17
   

American Atheists Barred from holding Office

 
 
ossobuco
 
  1  
Reply Fri 14 Dec, 2012 02:43 pm
@Thomas,
Well that was a loud laugh from me.

Plate thief!
0 Replies
 
Lustig Andrei
 
  2  
Reply Fri 14 Dec, 2012 02:54 pm
@edgarblythe,
I didn't know about any of this because, frankly, it never occurred to me that it would be possible for any state to have such an anti-atheist law, given the clear proscription of establishment of religion in the 1st Amendment to the US Constitution. It boggles the mind.
Thomas
 
  1  
Reply Fri 14 Dec, 2012 03:01 pm
@Lustig Andrei,
The provisions were mostly enacted before the 14th Amendment, when none of the US constitution's Bill of Rights applied to the States yet. Also, the original intent of the provisions was often to broaden religious minorities' access to public service. Under the Brits, it had pretty much been Church-of-England only.
ossobuco
 
  1  
Reply Fri 14 Dec, 2012 03:04 pm
@Thomas,
Ok, thanks for chasing this. I thought something was weird.

Maybe it was the Reuters article.
0 Replies
 
Thomas
 
  2  
Reply Fri 14 Dec, 2012 03:30 pm
@Thomas,
Thomas wrote:
The provisions were mostly enacted before the 14th Amendment, when none of the US constitution's Bill of Rights applied to the States yet.

I did a little googling: All the provisions happened before the Supreme Court incorporated the non-establishment clause via the 14th Amendment in Everson v. Board of Education (1946). (I was not able to find the case in which the Supreme Court incorporated the no-religious-tests clause.)

Still, three State Constitutions --- Arkansas, Mississippi, and Texas --- enacted their prohibitions after the 14th Amendment came into effect in 1868.
ossobuco
 
  2  
Reply Fri 14 Dec, 2012 03:35 pm
@Thomas,
I gather this isn't active, ignored like a lot of other old stuff. So, a kind of pfeffernusse put up by the Reuters reporter/s.

http://1.bp.blogspot.com/_cfsT733VnQU/SuIKYyzZCeI/AAAAAAAADIY/O3CYndY5jDk/s400/PICT6869.JPG
0 Replies
 
Setanta
 
  3  
Reply Fri 14 Dec, 2012 03:37 pm
Both Massachusetts and Connecticut had religious establishments (the Congregationalist Church) well into the 19th century. That old faker Thoreau was actually threatened with jail for failing to pay his church tax. A well-wisher paid it for him.
0 Replies
 
farmerman
 
  2  
Reply Fri 14 Dec, 2012 03:40 pm
@edgarblythe,
Quote:
The thing to do it seems to me is to first get elected and then announce one's atheism.
Yeh but youd have to get thgrough the bvlahblah blah blah"so help you God" part, and youd be LYING under oath no?
ossobuco
 
  1  
Reply Fri 14 Dec, 2012 03:42 pm
@farmerman,
No, I guess you can put your hand on something else, if you dare.
0 Replies
 
tsarstepan
 
  1  
Reply Fri 14 Dec, 2012 04:21 pm
@Thomas,
Thomas wrote:

Still, three State Constitutions --- Arkansas, Mississippi, and Texas --- enacted their prohibitions after the 14th Amendment came into effect in 1868.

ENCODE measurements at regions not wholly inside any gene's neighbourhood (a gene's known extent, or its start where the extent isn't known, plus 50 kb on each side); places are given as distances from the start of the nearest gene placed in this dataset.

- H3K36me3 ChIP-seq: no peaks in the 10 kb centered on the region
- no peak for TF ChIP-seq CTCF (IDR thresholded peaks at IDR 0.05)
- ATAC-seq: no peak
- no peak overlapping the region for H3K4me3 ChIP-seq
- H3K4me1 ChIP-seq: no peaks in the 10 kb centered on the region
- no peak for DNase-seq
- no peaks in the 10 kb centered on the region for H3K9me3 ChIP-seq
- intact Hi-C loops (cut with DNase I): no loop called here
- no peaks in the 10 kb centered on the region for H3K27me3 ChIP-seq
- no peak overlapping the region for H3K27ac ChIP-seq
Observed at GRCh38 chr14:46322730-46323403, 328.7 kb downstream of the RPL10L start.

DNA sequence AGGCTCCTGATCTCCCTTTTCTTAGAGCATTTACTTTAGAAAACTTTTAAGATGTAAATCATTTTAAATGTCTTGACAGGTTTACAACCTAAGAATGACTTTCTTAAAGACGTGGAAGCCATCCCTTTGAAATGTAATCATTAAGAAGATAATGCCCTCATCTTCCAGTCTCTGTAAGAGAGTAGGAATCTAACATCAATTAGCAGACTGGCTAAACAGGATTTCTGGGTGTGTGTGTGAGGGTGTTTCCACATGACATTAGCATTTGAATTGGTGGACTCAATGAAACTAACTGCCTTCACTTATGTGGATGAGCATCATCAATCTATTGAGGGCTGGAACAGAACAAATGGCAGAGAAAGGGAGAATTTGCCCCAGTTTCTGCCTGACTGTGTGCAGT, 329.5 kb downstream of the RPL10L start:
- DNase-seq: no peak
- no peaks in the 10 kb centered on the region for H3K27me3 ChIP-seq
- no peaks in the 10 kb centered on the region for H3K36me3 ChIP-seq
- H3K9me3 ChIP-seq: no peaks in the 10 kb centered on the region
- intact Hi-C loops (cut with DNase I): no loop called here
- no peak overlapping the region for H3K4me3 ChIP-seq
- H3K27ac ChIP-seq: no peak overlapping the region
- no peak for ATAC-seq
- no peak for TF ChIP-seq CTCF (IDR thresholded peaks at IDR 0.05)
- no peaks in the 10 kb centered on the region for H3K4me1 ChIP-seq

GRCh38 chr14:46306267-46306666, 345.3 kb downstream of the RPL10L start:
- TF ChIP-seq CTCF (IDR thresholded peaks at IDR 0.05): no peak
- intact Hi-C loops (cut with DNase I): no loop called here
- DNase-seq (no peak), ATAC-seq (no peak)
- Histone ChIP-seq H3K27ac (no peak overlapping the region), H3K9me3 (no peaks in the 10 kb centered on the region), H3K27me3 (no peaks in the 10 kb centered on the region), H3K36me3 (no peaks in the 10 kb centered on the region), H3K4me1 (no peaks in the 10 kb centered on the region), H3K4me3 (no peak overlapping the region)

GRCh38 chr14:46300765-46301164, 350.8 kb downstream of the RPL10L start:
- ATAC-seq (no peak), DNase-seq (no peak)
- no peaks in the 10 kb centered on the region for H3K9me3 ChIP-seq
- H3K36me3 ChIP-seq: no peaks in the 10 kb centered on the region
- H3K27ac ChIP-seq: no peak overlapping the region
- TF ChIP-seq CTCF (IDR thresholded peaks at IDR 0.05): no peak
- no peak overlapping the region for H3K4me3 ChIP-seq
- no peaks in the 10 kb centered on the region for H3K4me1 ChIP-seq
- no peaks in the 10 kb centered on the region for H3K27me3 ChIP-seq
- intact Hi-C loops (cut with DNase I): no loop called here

Is it fair to suggest these state laws are dormant like most states' blue laws and have never been enforced in the past ... say 20 or so years?
ossobuco
 
  1  
Reply Fri 14 Dec, 2012 05:02 pm
@tsarstepan,
I suggested that already. Don't ignore me because I talk cookies.



I'm giving myself solace with some gelato.
0 Replies
 
maxdancona
 
  0  
Reply Fri 14 Dec, 2012 05:04 pm
@farmerman,
Why wouldn't an Atheist just lie. It is not like oaths would matter to someone who doesn't believe in God.
ossobuco
 
  2  
Reply Fri 14 Dec, 2012 05:08 pm
@maxdancona,
Tell me you are kidding.
0 Replies
 
Lustig Andrei
 
  4  
Reply Fri 14 Dec, 2012 05:08 pm
@maxdancona,
maxdancona wrote:

Why wouldn't an Atheist just lie. It is not like oaths would matter to someone who doesn't believe in God.



Well, max, lying under oath constitutes a felony. Some people might be a wee bit leery of the possible consequences of having perjured themselves. God is quie beside the point.
Thomas
 
  3  
Reply Fri 14 Dec, 2012 05:10 pm
@maxdancona,
maxdancona wrote:
Why wouldn't an Atheist just lie. It is not like oaths would matter to someone who doesn't believe in God.

No, but there are other reasons why people, including atheists, despise liars and hypocrites. Why would an atheist want to become one of them?
ossobuco
 
  1  
Reply Fri 14 Dec, 2012 05:14 pm
@Lustig Andrei,
edit, this was to Max, not Andrew

I think I was brought up in lies of many sorts. I try not to do that.

So, tell me about yourself.
0 Replies
 
Thomas
 
  2  
Reply Fri 14 Dec, 2012 05:17 pm
@tsarstepan,
tsarstepan wrote:
Is it fair to suggest these state laws are dormant like most states' blue laws and have never been enforced in the past ... say 20 or so years?

No, they are still being enforced. Here is Herb Silverman telling his story on YouTube. (If you want to skip the introduction, the actual talk starts at 1:40 minutes.) He appplied to become a South-Carolina notary public. South Carolina rejected him. He sued in court and won. South Carolina kept appealing until, after seven years, the South Carolina Supreme Court decided for Silverman. I found the talk fun to watch.

0 Replies
 
maxdancona
 
  1  
Reply Fri 14 Dec, 2012 05:19 pm
@Thomas,
This thread assumes that the Atheist in question does want to become a liar and a hypocrite.

If he didn't then he would choose an honest profession like nursing or teaching.
Setanta
 
  3  
Reply Fri 14 Dec, 2012 05:21 pm
That's an idiotic contention. The thread assumes no such thing. There is nothing inherent in being an atheist which would mitigate against public service.
maxdancona
 
  0  
Reply Fri 14 Dec, 2012 05:27 pm
@Setanta,
That wasn't my contention. You completely turned around what I said.
0 Replies
 
 

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